Starting Phased Redeployment within Hillary's First Days in Office: The most important part of Hillary's plan [to end the Iraq war] is the first: to end our military engagement in Iraq's civil war and immediately start bringing our troops home. As president, one of Hillary's first official actions would be to convene the Joint Chiefs of Staff, her Secretary of Defense, and her National Security Council. She would direct them to draw up a clear, viable plan to bring our troops home starting with the first 60 days of her Administration. She would also direct the Department of Defense and the Department of Veterans Affairs to prepare a comprehensive plan to provide the highest quality health care and benefits to every service member -- including every member of the National Guard and Reserves -- and their families.

Clinton promises she will bring the war to a conclusion. Edwards and others may have good reason to doubt she is sincere or committed to this position, given her earlier support for the war, which continued after the invasion. After all, she did come late (later than Edwards) to the withdrawal position. Yet Edwards is attempting to transform their present differences--offering a timetable now for removing troops versus vowing to create quickly a viable withdrawal plan for removing troops--into a foundational battle. Edwards said in Reno,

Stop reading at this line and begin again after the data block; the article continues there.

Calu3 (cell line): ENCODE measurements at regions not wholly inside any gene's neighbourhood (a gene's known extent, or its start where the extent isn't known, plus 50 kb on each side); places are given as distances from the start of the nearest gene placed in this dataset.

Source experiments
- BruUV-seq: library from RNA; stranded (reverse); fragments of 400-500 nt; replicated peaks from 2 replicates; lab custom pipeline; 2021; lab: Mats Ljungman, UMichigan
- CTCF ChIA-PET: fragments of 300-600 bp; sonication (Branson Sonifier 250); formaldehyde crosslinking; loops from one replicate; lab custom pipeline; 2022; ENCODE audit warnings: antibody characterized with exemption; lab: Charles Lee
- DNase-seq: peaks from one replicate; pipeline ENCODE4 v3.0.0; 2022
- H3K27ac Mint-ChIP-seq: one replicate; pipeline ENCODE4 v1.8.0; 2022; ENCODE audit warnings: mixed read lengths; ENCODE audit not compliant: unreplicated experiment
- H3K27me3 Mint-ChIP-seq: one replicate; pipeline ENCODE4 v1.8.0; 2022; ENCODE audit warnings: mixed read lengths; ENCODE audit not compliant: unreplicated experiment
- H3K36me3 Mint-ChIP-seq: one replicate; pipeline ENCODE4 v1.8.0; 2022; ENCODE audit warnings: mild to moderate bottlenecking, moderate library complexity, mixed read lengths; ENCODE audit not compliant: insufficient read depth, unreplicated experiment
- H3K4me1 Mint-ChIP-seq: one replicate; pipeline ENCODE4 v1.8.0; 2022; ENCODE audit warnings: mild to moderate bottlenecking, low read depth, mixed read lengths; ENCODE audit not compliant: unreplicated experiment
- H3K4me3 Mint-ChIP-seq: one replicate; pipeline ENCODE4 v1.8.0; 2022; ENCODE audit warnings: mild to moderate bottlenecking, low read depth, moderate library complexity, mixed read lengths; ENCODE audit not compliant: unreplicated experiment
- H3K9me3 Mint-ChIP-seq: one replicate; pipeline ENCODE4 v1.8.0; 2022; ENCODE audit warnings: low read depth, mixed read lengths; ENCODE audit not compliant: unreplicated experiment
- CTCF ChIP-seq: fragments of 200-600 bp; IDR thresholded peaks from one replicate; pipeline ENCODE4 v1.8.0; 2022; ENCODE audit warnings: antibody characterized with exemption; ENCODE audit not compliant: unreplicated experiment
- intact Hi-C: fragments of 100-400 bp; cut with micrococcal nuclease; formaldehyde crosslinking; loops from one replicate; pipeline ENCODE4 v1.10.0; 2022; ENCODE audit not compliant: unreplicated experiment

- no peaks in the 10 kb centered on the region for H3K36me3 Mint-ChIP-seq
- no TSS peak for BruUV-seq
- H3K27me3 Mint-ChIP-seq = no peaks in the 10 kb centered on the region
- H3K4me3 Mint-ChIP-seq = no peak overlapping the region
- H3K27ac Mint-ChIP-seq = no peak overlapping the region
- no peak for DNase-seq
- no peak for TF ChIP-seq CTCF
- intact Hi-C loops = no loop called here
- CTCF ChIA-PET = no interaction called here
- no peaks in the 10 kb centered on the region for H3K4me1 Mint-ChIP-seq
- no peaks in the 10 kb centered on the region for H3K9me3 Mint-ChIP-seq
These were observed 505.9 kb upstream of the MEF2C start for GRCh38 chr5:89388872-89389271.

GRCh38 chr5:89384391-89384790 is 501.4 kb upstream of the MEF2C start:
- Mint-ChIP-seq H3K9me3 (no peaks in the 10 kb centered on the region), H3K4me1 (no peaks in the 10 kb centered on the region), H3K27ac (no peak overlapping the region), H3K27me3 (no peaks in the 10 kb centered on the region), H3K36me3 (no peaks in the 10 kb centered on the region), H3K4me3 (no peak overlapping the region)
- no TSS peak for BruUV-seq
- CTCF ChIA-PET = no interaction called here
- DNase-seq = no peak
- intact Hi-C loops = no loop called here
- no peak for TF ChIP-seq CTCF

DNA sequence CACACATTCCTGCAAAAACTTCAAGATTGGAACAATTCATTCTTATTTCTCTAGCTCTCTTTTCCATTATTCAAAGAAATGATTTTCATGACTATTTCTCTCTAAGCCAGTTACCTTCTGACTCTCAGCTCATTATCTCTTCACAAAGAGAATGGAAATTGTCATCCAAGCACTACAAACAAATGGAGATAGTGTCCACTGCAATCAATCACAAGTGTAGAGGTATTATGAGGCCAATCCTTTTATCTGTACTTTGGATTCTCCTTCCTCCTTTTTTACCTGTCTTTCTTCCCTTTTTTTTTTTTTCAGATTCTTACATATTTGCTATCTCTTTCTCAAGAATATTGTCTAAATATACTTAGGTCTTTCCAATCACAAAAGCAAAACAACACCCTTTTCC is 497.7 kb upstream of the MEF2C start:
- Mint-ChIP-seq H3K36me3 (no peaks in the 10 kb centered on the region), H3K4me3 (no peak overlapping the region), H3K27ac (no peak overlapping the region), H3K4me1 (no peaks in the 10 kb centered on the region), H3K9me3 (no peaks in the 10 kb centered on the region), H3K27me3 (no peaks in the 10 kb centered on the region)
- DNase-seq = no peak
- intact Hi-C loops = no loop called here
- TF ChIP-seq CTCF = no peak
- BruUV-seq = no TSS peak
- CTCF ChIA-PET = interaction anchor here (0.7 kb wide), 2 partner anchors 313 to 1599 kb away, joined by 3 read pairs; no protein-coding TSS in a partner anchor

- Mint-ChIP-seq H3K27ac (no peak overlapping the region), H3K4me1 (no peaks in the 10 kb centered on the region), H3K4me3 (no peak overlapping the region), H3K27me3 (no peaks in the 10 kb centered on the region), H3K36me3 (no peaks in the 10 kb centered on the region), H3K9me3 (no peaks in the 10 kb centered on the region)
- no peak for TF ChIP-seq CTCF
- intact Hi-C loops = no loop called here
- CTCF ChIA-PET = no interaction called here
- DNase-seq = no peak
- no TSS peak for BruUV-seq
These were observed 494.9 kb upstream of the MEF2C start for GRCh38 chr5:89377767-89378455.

She says that she will end the war, but she also says she will continue combat missions in Iraq and keep combat troops stationed in Iraq. From my perspective, that's not ending the war. That's continuing the war. In fact, it's continuing the occupation. So we have really different views about that.

Maintaining troops in Iraq for training purposes or for combating the remnants of the local al Qaeda franchise--wise or not--would not be continuing the occupation. In fact, Edwards has not said that he would pull out every single soldier.